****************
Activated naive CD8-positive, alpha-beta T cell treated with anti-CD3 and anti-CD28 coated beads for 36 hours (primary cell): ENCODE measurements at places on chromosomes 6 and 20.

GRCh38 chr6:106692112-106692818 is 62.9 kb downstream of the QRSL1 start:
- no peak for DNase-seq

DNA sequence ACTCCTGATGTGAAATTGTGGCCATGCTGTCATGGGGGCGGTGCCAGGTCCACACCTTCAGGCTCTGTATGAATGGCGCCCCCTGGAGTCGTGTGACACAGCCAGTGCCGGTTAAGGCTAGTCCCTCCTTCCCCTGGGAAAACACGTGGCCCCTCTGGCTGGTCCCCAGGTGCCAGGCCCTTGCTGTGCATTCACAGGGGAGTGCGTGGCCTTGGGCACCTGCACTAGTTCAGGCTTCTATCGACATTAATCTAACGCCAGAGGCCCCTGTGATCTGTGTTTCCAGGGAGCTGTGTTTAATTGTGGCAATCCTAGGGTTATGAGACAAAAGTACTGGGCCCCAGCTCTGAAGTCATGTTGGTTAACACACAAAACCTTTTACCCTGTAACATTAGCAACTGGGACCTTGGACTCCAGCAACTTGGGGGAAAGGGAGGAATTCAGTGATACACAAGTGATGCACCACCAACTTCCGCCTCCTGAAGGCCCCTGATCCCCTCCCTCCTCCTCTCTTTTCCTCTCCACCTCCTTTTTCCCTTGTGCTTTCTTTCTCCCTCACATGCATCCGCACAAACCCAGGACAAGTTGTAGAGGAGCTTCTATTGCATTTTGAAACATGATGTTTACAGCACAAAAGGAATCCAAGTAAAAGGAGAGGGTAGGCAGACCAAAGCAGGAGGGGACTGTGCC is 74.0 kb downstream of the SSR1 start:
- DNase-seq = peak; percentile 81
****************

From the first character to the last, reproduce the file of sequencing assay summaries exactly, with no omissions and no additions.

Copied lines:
Activated naive CD8-positive, alpha-beta T cell treated with anti-CD3 and anti-CD28 coated beads for 36 hours (primary cell): ENCODE measurements at places on chromosomes 6 and 20.

GRCh38 chr6:106692112-106692818 is 62.9 kb downstream of the QRSL1 start:
- no peak for DNase-seq

DNA sequence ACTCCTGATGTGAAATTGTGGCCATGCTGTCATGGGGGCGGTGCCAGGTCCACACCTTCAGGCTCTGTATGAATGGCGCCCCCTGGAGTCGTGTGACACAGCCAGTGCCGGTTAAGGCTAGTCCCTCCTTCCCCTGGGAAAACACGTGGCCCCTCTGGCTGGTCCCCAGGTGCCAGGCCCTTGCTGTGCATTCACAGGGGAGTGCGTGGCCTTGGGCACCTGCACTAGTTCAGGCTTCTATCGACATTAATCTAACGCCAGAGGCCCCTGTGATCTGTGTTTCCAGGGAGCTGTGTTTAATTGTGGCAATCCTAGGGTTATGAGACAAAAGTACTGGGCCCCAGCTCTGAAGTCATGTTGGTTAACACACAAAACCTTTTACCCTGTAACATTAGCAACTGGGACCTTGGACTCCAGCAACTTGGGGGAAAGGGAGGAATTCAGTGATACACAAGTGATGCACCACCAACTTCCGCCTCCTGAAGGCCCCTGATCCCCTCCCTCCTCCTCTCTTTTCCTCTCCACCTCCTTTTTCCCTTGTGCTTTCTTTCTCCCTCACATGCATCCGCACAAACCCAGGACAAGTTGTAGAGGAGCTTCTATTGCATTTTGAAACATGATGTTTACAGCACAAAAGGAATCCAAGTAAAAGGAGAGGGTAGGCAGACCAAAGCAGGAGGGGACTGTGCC is 74.0 kb downstream of the SSR1 start:
- DNase-seq = peak; percentile 81